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by Louise Wilson
26 November 2020
Lack of social housing harming domestic abuse survivors, says homelessness charity


Lack of social housing harming domestic abuse survivors, says homelessness charity

The lack of social housing is preventing people from leaving abusive partners, Shelter Scotland has warned.

Between April 2019 and March 2020, 4,832 homelessness applications were made to local authorities where domestic abuse was given as a reason for leaving their old address.

One survivor of domestic abuse has said she felt forced to go back to her ex-partner after being sent to a hostel.

She said: “It wasn’t safe. There were fights every night. The noise was horrendous. Doors would be slammed. I could even hear punches being thrown. Men would chap on my door. It was really threatening and it made me really ill being there. 

“I ended up going back to my ex-partner. I was never more at risk of being hurt.”

The Scottish Parliament is currently considering legislation which will empower the police to ban abusive partners from entering the home of the victim.

The Domestic Abuse (Protection) (Scotland) Bill will create domestic abuse protection notices and orders, as well as provide a reason for landlords to end a tenancy if they plan to continue letting the property to the abused person.

But Shelter Scotland says where this is not an option, social housing must be made easily accessible to survivors of abuse.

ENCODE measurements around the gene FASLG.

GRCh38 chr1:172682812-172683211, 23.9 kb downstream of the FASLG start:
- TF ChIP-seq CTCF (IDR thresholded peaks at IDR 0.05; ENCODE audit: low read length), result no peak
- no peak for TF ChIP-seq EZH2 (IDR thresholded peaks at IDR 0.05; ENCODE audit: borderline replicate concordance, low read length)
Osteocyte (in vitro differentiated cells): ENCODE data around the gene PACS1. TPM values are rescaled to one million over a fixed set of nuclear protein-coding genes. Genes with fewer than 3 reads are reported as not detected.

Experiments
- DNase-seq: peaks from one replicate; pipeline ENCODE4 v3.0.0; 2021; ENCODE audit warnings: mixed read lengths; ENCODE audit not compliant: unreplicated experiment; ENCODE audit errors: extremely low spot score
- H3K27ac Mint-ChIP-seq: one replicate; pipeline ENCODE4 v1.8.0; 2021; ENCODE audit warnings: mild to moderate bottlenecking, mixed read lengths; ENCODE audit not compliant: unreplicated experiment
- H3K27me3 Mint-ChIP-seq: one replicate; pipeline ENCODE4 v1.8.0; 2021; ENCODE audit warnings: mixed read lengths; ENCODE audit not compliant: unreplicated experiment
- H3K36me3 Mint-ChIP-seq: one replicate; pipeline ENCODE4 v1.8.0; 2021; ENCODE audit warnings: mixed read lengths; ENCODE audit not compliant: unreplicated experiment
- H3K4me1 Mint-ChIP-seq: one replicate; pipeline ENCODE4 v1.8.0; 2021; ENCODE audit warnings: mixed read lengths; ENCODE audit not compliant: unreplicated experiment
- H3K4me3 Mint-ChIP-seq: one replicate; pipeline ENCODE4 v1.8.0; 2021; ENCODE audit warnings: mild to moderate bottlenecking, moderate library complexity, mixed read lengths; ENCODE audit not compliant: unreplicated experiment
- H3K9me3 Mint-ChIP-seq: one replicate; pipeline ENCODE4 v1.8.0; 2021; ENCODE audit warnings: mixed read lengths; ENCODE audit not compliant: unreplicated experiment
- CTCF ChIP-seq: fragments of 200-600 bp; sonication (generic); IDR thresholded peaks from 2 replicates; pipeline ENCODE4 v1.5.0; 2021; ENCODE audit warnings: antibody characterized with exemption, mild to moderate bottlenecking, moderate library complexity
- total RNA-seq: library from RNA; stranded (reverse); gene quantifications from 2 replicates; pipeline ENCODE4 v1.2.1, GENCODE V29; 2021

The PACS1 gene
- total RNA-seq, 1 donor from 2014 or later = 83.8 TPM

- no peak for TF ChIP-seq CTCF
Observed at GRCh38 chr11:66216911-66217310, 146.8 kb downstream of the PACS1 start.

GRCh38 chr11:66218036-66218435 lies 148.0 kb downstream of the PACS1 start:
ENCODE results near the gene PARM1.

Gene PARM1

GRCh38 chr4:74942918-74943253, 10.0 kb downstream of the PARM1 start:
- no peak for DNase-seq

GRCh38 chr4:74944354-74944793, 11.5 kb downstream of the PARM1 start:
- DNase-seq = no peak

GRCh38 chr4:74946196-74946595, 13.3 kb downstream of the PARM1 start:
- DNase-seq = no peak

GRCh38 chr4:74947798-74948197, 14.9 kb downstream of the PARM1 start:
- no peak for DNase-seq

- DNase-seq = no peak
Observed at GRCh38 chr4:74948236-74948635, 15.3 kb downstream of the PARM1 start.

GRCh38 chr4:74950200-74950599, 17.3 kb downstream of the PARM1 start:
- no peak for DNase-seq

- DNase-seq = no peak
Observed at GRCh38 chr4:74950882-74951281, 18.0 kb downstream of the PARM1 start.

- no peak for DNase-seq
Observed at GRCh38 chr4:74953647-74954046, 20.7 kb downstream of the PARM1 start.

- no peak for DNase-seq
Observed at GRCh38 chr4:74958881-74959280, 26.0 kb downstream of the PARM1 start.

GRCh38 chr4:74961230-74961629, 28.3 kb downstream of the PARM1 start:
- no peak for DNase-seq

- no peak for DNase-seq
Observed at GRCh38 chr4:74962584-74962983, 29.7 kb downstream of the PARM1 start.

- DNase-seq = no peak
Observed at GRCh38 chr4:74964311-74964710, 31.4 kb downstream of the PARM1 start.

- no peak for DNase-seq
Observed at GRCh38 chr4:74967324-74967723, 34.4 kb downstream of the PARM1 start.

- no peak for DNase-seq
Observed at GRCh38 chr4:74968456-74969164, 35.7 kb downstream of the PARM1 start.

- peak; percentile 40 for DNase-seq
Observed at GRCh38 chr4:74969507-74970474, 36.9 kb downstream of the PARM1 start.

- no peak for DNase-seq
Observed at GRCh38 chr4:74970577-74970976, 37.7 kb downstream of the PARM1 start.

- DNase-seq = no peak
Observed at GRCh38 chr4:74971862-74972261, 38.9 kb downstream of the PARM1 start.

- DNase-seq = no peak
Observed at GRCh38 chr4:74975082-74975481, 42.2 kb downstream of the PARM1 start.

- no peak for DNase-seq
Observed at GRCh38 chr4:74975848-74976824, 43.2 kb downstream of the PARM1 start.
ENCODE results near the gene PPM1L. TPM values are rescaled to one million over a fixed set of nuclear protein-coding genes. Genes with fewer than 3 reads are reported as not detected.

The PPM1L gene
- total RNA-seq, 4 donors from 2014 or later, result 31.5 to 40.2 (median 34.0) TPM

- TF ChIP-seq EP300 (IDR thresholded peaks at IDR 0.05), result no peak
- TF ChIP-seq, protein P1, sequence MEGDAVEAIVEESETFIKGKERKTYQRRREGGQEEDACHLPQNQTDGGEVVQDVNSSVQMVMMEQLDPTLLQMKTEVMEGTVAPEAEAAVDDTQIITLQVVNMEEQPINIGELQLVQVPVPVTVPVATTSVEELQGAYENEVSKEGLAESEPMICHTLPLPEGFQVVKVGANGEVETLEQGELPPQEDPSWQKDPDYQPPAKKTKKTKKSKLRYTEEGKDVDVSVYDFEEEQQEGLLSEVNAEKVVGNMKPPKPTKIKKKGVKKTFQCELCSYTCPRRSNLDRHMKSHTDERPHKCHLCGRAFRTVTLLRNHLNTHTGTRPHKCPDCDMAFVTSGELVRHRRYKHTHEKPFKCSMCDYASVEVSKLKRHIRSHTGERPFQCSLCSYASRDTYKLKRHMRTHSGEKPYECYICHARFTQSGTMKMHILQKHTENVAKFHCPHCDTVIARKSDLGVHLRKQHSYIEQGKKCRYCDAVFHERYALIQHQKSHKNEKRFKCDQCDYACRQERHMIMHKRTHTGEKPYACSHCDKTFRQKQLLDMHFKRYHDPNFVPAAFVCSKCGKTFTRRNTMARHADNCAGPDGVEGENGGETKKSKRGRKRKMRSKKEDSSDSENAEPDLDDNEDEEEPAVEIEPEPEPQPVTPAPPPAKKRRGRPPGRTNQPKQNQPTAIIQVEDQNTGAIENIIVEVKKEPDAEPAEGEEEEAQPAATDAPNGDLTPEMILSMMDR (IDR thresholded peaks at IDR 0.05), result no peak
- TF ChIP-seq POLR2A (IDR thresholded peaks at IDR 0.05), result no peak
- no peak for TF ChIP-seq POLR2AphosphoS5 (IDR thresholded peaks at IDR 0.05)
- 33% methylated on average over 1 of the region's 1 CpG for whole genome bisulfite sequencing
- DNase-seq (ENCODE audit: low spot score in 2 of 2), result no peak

Director Alison Watson said: “Scotland needs 37,100 new social homes to be built in the next five years if we’re to start reducing need.

“We support efforts to change the law so that wherever possible survivors of domestic abuse can stay in their homes, and perpetrators are made to leave.

“But where that isn’t an option access to social housing must be made easier and the only way to do that is to build the homes Scotland needs.”

The Scottish Government has said providing safe, affordable homes is a priority, while preventing women and children from having to leave their homes would also provide protection.

Equalities Minister Christina McKelvie said: “If passed, the new Domestic Abuse Bill will provide the police and courts with powers to make emergency notices and orders to protect those at risk. 

“Our ‘Equally Safe’ strategy, developed in partnership with COSLA, contains a number of commitments in a number of areas including housing, with the overall aim of preventing and eradicating violence against women and girls in Scotland.

“Ensuring everyone has access to a safe, affordable place to call home is a priority for this government, and since 2007 we have delivered almost 96,000 affordable homes, over 66,000 of which were for social rent.”

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